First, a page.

Erin: Or Moron, for short.
Toronto Garbage Ads
I was surprised to catch this ad watching the Muppet Show on the Christian Broadcasting System (cable 23 in Kitchener) promoting these refuse bins, that are really just excuses to plunk more advertising on Toronto’s sidewalks. The ad features shots of the bin while an exuberant announcer tells us that the bins hold 20% more refuse than the old bins, have places to store your trash, recyclables and cigarette butts. And, here’s the interesting bit: (paraphrased) “if these bins are established all across this city, it could contribute $1 million to Toronto, lowering your taxes.”
Just last month, the City of Toronto approved a $1.250 BILLION budget.
So, “if these bins are established all across this city”, it could contribute 0.1% of Toronto’s total budget.
Could somebody tell me how much of that 0.1% has already been spent on these pointless ad spots?
Did you know that the hurricane season isn’t yet over? Officially it’s over, but there have been tropical storms, and one hurricane, since we stopped paying attention after Gamma. Tropical Storm Delta killed eight people in the Canary Islands and did significant damage to the area. Hurricane Epsilon defied all of the forecasters’ expectations by forming and maintaining strength over a portion of the ocean it had no business being over, and Tropical Storm Zeta is still ongoing.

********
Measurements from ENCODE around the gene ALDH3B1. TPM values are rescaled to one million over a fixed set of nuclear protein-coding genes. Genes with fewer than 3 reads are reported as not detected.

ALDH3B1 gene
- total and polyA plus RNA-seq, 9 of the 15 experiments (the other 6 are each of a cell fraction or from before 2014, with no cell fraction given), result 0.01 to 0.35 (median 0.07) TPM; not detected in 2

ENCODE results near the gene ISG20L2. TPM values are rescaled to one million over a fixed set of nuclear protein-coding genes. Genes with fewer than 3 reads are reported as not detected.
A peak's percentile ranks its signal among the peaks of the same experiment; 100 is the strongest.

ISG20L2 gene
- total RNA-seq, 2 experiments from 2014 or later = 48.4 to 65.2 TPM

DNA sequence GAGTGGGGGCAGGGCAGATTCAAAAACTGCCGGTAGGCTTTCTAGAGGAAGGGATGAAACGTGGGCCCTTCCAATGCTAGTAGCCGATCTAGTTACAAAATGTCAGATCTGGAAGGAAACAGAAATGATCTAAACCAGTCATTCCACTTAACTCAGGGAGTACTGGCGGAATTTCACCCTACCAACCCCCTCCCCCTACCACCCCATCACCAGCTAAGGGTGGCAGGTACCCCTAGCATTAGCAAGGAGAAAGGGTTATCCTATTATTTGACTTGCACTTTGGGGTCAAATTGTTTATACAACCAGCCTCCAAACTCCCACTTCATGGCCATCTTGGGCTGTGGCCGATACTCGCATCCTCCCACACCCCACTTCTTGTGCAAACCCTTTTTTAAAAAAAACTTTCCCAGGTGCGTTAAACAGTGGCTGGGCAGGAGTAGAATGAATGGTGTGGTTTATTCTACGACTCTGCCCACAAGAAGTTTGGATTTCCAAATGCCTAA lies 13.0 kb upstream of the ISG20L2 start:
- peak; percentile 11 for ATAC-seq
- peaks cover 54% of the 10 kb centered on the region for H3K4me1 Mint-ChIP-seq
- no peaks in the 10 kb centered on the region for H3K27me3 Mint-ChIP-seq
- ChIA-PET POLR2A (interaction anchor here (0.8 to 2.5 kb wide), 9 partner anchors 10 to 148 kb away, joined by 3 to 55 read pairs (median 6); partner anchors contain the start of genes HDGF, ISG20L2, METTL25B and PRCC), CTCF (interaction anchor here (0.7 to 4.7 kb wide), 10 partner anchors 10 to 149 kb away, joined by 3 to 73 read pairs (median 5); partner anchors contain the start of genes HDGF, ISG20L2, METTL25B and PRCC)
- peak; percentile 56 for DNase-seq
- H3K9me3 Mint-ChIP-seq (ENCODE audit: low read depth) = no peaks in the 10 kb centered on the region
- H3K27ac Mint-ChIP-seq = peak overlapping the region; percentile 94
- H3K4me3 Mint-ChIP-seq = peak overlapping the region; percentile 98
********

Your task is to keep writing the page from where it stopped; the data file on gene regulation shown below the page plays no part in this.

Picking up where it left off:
And while still on hurricanes, we seem to have let Katrina fade in our minds, but there are still unresolved issues. I remember that some bloggers pooh-poohed the mayor of New Orleans’ admittedly hyperbolic statements about a five digit death toll, but this statement on the current assessment of Katrina’s damage should give them pause:
The official death toll so far is 1336, with 1090 of those victims in Louisiana and 228 in Mississippi. This makes Katrina at least the fifth deadliest U.S. hurricane of all time. The death toll could go much higher, making Katrina the third deadliest. Over 4,000 people are still listed as missing. Most of these missing people are probably alive and well, according to Kym Pasqualini, CEO of National Center for Missing Adults. However, she indicates that 1,300 of the missing from the most heavily damaged areas of New Orleans are a matter of great concern, and many of these people may have died in the storm.
Yes, 2600 is a long way from “tens of thousands”, but it’s still more significant than what we knew at the time Mayor Nagin’s comments were criticized. And given that he was speaking in New Orleans at the height of the disaster, I think this sad fact offers him some vindication.